The Mavic Ksyrium Elite is one of the most popular upgrade wheelsets. The product continues to develop so here is our review of the current version
One of the easiest and biggest changes you can make to improve the performance of your bike is to upgrade the wheels. If your bike cost below £2,000 then there is a good chance that the Mavic Kysrium Elite will represent a significant upgrade. For those with deeper pockets, the Mavic Ksyrium Elite has long been regarded as a solid training and everyday wheel, while precious carbon is preserved for race day and special occasions.
There is also a disc brake-specific version of this wheel, which we will be reviewing in the future.
Mavic Kysrium Elites are one of the most popular upgrade wheelsets around, with a good reputation for reliability, quality and easy servicing. Having bought and extensively ridden the previous version of this wheel, I felt well placed to judge Mavic’s latest iteration. The current Mavic Ksyrium Elite features a wider internal rim width of 17mm increased from 15mm over the previous. If you are wanting to consider other potential wheel upgrade options we have a page on the best upgrade wheels you can find here.
The wider rim equates to the tyre sitting wider, providing better grip in the corners, a more comfortable ride and better integration of the tyre and rim. Previously, 25mm tyres would mushroom on the rim. There are also three new choices of nipple and hub colour; the red you see here, electric blue and classic black. The anodised finishes look great and it is nice to see choices. It also means there is scope to colour coordinate with your frame.
Another visual difference from its predecessor is the rounded rim profile, something Mavic calls 4D Milling. It looks nicer and is designed to reduce inertia and improve aerodynamics. I have to admit that I didn’t really notice any discernible difference in aerodynamics, but any improvement is welcome, considering the previous version didn’t have a strong reputation in this department.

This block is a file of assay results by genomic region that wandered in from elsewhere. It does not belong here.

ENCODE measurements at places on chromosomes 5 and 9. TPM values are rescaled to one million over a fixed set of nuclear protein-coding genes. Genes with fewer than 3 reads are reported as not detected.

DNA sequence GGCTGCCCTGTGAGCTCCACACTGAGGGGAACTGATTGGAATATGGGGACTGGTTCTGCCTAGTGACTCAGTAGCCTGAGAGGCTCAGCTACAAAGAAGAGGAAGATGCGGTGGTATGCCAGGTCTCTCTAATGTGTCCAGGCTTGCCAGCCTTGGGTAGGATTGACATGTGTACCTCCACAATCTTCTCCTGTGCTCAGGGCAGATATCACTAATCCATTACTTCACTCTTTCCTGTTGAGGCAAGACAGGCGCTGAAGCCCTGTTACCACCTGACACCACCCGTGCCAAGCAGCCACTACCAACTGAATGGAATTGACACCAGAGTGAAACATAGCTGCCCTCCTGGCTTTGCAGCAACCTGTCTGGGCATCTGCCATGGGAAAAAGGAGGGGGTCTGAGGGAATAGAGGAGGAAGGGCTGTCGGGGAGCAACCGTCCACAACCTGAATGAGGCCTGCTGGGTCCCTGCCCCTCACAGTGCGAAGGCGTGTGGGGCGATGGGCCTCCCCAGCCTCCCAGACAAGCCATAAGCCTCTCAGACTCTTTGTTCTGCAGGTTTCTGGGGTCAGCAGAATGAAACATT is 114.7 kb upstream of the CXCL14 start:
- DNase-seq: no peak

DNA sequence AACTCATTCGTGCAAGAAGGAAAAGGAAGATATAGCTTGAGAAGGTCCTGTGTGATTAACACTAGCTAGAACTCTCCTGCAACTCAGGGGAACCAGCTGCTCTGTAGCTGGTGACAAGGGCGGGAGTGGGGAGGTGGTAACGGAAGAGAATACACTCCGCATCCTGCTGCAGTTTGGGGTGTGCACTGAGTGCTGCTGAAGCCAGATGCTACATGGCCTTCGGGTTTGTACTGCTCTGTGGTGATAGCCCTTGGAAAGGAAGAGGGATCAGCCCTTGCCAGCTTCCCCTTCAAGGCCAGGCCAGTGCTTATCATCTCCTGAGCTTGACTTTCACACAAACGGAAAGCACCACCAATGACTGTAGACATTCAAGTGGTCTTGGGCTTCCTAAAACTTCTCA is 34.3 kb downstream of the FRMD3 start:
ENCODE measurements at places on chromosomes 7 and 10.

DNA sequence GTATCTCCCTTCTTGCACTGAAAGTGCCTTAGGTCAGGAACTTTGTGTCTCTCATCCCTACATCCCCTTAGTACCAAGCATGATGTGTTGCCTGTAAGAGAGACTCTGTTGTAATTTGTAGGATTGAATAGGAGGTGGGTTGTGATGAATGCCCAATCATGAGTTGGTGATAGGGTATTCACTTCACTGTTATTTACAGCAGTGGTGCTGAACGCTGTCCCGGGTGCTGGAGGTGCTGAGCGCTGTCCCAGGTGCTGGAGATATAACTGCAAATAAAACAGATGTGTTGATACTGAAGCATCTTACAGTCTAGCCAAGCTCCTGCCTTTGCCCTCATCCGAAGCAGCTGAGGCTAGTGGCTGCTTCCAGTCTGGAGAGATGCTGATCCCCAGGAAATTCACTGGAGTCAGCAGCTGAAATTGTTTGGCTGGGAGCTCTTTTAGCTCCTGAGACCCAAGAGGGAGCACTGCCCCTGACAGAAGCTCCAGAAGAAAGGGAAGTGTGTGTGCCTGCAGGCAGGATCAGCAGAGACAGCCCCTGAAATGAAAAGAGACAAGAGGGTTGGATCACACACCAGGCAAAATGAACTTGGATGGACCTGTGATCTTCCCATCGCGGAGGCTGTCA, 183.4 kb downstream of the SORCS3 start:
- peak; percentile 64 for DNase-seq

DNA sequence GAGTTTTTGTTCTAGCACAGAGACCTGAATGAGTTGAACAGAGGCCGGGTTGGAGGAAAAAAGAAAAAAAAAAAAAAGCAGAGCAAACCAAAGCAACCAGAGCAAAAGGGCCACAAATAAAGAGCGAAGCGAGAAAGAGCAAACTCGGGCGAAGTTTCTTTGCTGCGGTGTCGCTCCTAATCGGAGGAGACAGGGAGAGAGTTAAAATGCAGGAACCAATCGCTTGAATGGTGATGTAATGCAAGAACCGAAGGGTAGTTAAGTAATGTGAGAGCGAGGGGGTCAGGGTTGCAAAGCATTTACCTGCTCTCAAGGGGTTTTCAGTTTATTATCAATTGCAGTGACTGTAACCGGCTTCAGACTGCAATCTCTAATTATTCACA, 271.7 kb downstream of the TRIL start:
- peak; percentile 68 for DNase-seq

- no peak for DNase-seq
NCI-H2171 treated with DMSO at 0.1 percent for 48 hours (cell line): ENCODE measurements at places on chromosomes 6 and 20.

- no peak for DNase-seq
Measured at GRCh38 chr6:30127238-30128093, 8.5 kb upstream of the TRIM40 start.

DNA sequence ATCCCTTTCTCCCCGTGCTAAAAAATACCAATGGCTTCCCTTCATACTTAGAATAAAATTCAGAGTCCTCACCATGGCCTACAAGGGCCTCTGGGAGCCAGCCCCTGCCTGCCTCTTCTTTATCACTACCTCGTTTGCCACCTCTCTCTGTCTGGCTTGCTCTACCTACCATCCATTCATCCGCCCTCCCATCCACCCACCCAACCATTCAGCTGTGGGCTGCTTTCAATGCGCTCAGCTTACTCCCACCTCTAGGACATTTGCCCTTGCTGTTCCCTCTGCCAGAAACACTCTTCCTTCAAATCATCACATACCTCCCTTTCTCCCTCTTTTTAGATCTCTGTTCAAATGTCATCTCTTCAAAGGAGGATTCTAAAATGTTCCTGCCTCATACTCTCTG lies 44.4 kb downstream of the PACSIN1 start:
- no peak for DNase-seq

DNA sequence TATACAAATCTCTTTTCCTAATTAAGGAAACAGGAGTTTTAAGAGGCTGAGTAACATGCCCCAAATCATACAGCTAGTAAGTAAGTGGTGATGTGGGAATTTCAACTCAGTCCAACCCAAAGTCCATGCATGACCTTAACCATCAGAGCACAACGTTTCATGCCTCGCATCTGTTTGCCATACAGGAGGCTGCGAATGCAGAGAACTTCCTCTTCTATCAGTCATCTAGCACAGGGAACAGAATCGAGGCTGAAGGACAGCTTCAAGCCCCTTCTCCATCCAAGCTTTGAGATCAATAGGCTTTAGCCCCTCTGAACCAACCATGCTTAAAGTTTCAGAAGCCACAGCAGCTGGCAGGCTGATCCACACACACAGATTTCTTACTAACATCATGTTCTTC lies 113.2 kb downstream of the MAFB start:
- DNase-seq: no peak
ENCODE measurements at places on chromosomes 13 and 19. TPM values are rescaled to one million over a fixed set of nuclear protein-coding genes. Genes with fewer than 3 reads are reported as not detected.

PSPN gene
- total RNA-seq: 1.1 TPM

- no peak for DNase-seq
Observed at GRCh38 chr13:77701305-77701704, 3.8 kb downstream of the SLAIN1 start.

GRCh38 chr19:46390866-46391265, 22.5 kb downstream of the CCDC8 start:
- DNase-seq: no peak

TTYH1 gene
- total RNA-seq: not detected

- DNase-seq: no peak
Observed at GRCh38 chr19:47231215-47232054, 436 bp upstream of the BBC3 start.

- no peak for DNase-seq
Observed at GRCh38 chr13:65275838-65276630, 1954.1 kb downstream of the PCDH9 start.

For the same sort of money you could opt for a budget carbon deep-section clincher, such as Wiggle’s Cosine wheels. However, the superior stiffness and quality of the Mavics swings it for me. It’s no contest.
In terms of weight there’s less of a change from the previous version. The redesigned rim weighs 405g, and a pair without tyres hits Mavic’s scales at 1550g. On our scales, with skewers included, the pair weighed 1708g – not super light but certainly competitive for the price.
Mavic’s QRM+ bearings found in these wheels are superb and are actually the same as used in the top of the range Cosmic Ultimate wheels – an excellent example of how technology trickles down.
Video – Buyer’s guide to road bike wheels
Having bunny-hopped up kerbs and ploughed into several potholes (resulting in several pinch flats!) I can report, these wheels are as bombproof as the previous model, with no truing required throughout testing. Stiffness is good too, with no flex or brake rub noted when sprinting.
The wheels come with Mavic’s own 25mm Yksion Pro Griplink and Powerlink tyres. Measuring with calipers, I can report that although they measure 25mm, they come up considerably narrower than Continental GP4000 or Schwalbe One 25mm tyres, both which sit around 26.5mm on these rims.
The Mavic tyres offer good grip in both wet and dry and roll pretty well. However, having covered many miles, the consensus here is that puncture protection isn’t the best and I would switch to something else once they have worn out. Still, including tyres and tubes makes for good value.
Inevitably when a product is popular and used by a large number of people, some will have a bad experience, or issue. Fortunately Mavic offers a solid warranty and repair programme for the unlucky minority – I have used this service in the past and was impressed with the turnaround
Mavic has taken one of the best upgrade wheels on the market and made it even better.
If you have £500 to spend on a pair of wheels, look no further.